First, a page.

Paralympic Games
24 August - 5 September 2021

Tomoki Sato wants to inspire with home gold

'I want people to see our performances and feel that anything is possible' 13 Jul 2021
Tomoki Sato
Tomoki Sato competes in the Men's 400m - T52 final during the Para Athletics test event at the National Stadium in Tokyo, Japan.
ⒸKiyoshi Ota/Getty Images
By Tokyo 2020

Tomoki Sato’s speed accelerates as he dashes down the final stretch of the track. His lead opens up as he turns the last corner and crosses the finish line ahead of the chasing pack. The result is a familiar one for the four-time world record holder.

In the 2019 World Para Athletics Championships, Sato conquered two events, the men’s 400m T52 and 1500m T52. “Each race I take part in, my time improves. In other words, I exceed my own limit and it becomes addictive. It’s in that moment that I feel I can never quit this sport,” explains Sato.

After graduating from high school, Sato moved from his home in Shizuoka to the capital Tokyo to become an actor in musicals. Around April 2010, he noticed that at times he felt weak in his lower body.

He didn’t think much about it because after taking some time off to recuperate, he would get on with his life as usual. But that fall, he suddenly lost consciousness and was rushed to the hospital. He was left in a wheelchair, and it took a further 18 months, and visits to several hospitals, before he was diagnosed with myelitis, which is an inflammation of the spinal cord which can lead to paralysis.

The news left Sato demotivated and he spent most of his time at home. But his life changed when he watched the London 2012 Paralympic Games. The image of the athletes exerting themselves on the world’s biggest stage inspired him.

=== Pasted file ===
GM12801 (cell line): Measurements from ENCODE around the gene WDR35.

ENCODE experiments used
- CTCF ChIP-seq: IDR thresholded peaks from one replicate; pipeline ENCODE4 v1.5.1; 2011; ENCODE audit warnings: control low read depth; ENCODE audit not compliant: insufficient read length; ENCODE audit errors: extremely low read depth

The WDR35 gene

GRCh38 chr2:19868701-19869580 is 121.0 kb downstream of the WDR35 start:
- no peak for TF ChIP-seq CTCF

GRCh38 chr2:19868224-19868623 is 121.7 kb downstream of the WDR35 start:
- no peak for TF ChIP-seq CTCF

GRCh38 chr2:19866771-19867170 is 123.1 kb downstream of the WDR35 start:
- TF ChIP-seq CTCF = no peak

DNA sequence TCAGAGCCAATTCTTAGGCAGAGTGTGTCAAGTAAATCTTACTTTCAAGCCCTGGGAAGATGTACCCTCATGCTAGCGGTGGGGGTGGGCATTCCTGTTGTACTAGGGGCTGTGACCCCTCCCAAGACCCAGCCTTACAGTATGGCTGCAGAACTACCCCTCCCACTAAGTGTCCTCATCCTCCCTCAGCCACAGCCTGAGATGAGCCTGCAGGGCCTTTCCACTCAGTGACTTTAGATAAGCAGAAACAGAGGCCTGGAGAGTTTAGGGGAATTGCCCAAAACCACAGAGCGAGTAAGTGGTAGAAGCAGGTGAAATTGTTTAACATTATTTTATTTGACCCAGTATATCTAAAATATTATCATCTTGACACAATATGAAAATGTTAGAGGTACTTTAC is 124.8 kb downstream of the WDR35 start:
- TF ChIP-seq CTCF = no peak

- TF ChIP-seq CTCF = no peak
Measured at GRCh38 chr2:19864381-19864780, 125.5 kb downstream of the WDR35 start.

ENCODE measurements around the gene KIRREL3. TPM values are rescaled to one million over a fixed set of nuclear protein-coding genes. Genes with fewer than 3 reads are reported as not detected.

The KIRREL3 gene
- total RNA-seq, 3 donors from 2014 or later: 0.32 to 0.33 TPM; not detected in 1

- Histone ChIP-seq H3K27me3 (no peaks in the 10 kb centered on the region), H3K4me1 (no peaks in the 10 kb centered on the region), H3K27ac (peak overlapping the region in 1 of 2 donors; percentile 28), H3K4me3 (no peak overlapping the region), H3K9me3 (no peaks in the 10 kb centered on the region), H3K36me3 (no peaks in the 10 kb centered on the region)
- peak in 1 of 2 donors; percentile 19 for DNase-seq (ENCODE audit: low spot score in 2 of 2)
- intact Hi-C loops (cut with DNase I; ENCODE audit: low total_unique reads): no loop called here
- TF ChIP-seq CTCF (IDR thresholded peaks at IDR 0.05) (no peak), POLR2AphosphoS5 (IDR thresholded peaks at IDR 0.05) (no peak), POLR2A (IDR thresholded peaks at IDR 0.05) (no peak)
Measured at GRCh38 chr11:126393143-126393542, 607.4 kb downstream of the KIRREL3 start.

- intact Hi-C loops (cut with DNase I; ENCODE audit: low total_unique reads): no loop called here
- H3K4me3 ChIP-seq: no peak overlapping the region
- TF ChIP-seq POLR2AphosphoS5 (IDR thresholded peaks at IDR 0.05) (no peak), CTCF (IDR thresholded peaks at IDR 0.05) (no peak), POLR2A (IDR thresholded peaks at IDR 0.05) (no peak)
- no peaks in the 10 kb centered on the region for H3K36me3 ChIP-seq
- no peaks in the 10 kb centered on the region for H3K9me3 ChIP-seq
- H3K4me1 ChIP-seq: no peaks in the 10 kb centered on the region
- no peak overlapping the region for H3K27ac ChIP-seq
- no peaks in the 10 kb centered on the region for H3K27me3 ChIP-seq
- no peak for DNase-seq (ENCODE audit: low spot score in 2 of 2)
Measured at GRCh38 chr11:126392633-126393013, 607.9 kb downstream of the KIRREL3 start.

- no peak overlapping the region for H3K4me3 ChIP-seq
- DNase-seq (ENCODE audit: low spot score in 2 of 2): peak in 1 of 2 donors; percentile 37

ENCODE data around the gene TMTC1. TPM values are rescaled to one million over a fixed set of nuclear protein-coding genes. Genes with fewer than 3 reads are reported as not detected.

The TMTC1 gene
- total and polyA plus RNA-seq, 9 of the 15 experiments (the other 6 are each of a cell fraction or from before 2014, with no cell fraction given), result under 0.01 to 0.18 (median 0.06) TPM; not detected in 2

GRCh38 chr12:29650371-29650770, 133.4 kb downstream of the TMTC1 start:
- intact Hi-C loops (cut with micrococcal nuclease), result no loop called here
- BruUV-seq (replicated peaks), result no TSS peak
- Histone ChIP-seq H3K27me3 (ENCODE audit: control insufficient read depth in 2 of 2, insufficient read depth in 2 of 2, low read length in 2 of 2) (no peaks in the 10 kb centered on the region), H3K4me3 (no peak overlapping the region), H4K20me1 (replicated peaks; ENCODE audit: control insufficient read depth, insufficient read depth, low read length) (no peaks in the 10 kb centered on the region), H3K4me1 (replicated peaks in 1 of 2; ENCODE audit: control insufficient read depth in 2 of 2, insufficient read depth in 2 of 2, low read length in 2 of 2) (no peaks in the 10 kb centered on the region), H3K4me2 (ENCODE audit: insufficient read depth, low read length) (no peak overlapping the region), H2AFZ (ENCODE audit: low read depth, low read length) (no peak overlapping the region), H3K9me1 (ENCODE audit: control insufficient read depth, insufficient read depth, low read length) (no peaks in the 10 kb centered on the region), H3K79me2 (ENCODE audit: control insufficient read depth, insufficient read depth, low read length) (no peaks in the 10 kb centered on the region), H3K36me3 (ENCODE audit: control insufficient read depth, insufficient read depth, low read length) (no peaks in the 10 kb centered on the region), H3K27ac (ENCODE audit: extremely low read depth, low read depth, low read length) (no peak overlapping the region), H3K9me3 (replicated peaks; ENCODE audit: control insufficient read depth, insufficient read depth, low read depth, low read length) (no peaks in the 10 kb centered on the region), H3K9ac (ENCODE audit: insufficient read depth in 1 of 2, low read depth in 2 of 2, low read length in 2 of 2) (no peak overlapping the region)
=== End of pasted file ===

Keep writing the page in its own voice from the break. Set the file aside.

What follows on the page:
“This is what I’m going to do,” he thought. Sato set a goal to compete in the Rio 2016 Paralympic Games and win a gold medal. He sought help from people around him to find a a suitable sports’ wheelchair that he could rent and set out to practice.

“Before I knew it, I was taking action,” he said. “I immersed myself and was making steady progress. I was focused on how I should condition myself so that I could go to the Rio 2016 Paralympic Games.”


Sato’s first race in December 2012 in Kanagawa Prefecture was in a rented wheelchair. He crossed the line in 12th place in 39min 12 sec. In a half marathon, he finished in 45th place in 1:23:47. The results may not be world-beating, but Sato felt positive that he had a chance to perform on the big stage.

“I finished with those results competing in a rented wheelchair. In practice, it took me about two and a-half hours to complete a half marathon, but I crossed the goal in just over one hour and 23 minutes. I realised I was good, and I had the talent for this.”

When Sato started competing, his main target was road race events. In 2014, he took part in the Oita International Wheelchair Marathon after spending a year preparing for the race. His training paid off and he finished among the top contenders, but his time was more than 20 minutes slower than the winner. This got Sato thinking, “Although I’m steadily improving, there’s only two years until the Rio 2016 Games. I have to do something. Maybe I need to change my training environment.”